Monday, December 29, 2014

Teenage Mary

Ah, the 'virgin birth'... One reader of Billy's is asking questions, but stops short of asking the right ones.
Q: Why did the Bible writers say that Jesus was born of a virgin? I know they lived thousands of years ago, but didn't they know that things like this just don't happen? --S.S.
SS is correct about one thing, things like that just don't happen (in most species anyway). The whole idea of Jesus being born of a virgin has two likely explanations. Both of which Billy simply decides to plug his ears from and ignore.
A: I can assure you they were just as aware of the facts of life as we are; they knew both a mother and a father were necessary to bring a child into the world. And Mary knew it also, which is why she was deeply troubled and asked the angel who told her she'd give birth to the Savior, "How can this be, since I do not know a man?" (Luke 1:34, NKJV).
And yet the Bible assures us that Jesus had no human father --because His true Father was God. By a miracle that only God could bring about, Jesus was born of the Virgin Mary.
But did the Bible originally claim Mary to be a virgin mother? The original text actually uses a word that usually means 'young girl' rather that 'virgin'. So Mary being a virgin could be no more than a mistranslation.
Why did God do this? The reason was to stress the uniqueness of Jesus, for He alone --out of every person who had ever been born, or ever would be born --was the sinless Son of God.
As I've written before, Jesus wasn't sinless in the Bible. But he also wasn't unique. Jesus is but one (and not the oldest) in a long list of gods and saviors that is said to have been born of a virgin. So if the bible did intend to have Jesus born or a virgin, it looks more like the common practice of Christianity plagiarizing other religions.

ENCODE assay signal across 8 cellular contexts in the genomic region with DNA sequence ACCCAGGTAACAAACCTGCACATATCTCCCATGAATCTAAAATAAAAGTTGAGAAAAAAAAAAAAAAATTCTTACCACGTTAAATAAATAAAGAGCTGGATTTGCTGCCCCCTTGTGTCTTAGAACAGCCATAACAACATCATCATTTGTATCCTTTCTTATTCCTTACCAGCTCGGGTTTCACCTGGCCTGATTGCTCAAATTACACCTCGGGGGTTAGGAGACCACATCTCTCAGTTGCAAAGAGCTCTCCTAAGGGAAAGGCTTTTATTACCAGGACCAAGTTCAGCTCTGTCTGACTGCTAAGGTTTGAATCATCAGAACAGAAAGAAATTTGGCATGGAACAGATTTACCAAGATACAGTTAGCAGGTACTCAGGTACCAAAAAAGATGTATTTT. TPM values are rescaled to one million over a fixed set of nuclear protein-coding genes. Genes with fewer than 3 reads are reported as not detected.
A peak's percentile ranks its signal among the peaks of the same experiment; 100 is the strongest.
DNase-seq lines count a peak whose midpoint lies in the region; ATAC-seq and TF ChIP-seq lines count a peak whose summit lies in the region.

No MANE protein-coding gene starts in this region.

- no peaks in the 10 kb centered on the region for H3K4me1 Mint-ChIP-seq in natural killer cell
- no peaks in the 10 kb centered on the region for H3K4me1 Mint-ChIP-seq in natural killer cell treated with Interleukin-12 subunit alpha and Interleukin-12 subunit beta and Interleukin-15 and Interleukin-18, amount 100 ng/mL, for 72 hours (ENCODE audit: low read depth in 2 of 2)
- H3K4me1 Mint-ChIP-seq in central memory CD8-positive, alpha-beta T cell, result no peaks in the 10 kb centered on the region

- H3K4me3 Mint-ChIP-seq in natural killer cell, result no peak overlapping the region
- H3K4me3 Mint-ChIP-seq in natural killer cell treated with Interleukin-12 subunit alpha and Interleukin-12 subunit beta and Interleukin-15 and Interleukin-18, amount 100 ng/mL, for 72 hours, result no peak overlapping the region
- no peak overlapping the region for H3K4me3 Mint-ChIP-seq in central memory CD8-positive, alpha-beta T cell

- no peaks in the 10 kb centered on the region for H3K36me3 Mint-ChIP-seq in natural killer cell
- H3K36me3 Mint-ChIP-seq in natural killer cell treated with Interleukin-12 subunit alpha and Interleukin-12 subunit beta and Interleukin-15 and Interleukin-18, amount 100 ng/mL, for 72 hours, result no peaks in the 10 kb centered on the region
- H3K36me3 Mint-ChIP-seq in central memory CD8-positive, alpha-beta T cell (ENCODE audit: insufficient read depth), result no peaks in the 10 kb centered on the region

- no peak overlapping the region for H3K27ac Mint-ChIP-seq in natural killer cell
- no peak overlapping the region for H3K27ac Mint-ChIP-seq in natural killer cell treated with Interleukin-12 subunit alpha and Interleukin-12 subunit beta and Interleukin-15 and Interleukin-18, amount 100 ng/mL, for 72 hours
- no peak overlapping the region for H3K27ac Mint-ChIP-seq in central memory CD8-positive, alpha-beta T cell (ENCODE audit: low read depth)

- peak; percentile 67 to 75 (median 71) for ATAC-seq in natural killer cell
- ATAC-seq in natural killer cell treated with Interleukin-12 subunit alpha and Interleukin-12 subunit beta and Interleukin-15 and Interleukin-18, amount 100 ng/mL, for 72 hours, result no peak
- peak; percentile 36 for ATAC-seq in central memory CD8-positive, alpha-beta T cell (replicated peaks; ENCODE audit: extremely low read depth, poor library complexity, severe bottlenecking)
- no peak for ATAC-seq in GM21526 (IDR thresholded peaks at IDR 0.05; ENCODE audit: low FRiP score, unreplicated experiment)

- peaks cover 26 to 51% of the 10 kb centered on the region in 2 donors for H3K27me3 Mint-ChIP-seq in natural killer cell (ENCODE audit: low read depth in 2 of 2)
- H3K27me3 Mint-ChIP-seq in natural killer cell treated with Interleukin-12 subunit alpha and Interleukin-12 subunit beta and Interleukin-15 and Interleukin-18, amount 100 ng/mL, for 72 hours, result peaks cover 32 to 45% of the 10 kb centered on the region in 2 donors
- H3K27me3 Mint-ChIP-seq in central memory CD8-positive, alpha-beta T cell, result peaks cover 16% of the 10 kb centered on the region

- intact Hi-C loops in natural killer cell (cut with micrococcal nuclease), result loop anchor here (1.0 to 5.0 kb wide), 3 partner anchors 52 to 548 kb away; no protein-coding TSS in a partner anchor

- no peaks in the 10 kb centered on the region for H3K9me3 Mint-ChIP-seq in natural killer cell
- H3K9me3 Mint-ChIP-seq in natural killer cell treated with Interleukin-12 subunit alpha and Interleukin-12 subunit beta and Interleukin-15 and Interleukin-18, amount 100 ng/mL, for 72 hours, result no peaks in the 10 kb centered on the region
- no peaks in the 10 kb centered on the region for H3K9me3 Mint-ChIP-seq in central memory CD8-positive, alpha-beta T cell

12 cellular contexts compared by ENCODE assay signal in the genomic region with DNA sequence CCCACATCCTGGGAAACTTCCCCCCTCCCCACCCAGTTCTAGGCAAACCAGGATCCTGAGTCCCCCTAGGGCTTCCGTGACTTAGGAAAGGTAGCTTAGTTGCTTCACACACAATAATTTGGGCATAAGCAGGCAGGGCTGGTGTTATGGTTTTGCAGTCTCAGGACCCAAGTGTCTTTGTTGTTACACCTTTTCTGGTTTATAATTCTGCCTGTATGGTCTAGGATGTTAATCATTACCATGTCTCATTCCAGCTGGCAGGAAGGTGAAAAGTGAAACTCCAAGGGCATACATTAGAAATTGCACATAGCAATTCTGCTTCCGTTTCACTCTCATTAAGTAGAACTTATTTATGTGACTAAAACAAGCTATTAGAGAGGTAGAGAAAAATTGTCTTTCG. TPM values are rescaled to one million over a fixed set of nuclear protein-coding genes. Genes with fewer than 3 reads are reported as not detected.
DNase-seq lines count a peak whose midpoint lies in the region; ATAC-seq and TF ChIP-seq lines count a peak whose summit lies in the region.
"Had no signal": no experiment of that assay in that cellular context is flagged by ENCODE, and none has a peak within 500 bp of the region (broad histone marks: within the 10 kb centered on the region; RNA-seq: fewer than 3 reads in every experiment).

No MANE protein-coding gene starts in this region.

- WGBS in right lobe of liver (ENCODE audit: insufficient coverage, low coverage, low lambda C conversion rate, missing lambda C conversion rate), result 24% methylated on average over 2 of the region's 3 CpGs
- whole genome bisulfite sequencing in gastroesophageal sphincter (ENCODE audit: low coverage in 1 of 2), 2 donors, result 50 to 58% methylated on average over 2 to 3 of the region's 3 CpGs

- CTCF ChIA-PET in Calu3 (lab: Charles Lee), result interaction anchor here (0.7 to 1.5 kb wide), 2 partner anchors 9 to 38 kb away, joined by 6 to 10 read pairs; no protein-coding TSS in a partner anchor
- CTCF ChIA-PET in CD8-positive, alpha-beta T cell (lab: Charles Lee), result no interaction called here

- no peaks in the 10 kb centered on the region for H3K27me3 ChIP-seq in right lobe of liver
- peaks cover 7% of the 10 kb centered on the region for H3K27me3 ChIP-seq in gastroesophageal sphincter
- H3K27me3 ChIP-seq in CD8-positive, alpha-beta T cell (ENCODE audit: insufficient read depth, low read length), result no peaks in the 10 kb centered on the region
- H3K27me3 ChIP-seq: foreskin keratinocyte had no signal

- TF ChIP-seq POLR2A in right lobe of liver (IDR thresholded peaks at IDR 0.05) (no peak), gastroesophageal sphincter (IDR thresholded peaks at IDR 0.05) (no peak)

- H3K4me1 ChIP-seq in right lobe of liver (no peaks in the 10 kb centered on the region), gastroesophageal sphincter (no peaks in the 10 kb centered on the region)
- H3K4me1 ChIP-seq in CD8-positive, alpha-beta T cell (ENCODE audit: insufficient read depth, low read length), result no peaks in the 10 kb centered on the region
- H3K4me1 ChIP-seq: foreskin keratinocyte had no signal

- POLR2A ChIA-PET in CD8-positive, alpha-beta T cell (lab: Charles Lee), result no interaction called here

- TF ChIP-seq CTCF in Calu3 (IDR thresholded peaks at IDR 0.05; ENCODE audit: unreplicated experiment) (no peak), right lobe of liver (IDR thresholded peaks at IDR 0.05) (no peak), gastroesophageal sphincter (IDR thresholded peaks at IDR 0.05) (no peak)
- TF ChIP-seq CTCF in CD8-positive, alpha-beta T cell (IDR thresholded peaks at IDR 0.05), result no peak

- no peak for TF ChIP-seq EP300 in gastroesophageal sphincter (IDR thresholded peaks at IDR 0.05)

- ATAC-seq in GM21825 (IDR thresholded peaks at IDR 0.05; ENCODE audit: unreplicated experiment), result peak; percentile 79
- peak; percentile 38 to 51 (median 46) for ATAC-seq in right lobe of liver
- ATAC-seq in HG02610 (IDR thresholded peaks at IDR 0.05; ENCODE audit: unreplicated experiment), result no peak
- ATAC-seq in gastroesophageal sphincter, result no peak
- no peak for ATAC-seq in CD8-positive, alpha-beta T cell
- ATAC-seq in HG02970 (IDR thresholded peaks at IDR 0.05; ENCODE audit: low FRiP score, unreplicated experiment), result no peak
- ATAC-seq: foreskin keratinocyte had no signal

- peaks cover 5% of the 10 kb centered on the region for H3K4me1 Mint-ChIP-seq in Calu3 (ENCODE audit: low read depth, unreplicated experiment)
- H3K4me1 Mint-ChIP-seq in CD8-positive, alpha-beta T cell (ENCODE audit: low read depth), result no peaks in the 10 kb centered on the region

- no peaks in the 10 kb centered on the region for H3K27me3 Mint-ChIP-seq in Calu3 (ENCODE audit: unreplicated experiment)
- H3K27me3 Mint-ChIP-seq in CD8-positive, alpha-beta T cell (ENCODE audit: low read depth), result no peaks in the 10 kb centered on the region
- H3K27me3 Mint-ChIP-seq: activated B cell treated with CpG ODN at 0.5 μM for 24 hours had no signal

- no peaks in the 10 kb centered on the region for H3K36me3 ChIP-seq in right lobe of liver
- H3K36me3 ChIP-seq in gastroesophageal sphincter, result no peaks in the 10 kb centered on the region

What difference should Jesus' virgin birth make to us? It should point us to Jesus --who was both fully God and fully man.
Actually, it should be a shinning example of the Bible defeating itself. The prophesied savior was supposed to be of a certain bloodline. A bloodline that he supposedly fulfilled through his 'father'. Joseph. But the problem is that Joseph wasn't Jesus' genetic father if Mary was indeed a virgin.

This means that either the savior prophesy was wrong, that Jesus wasn't the prophesied savior, or that Mary was not a virgin. At best you can reconcile two of these, but not all three.

-Brain Hulk

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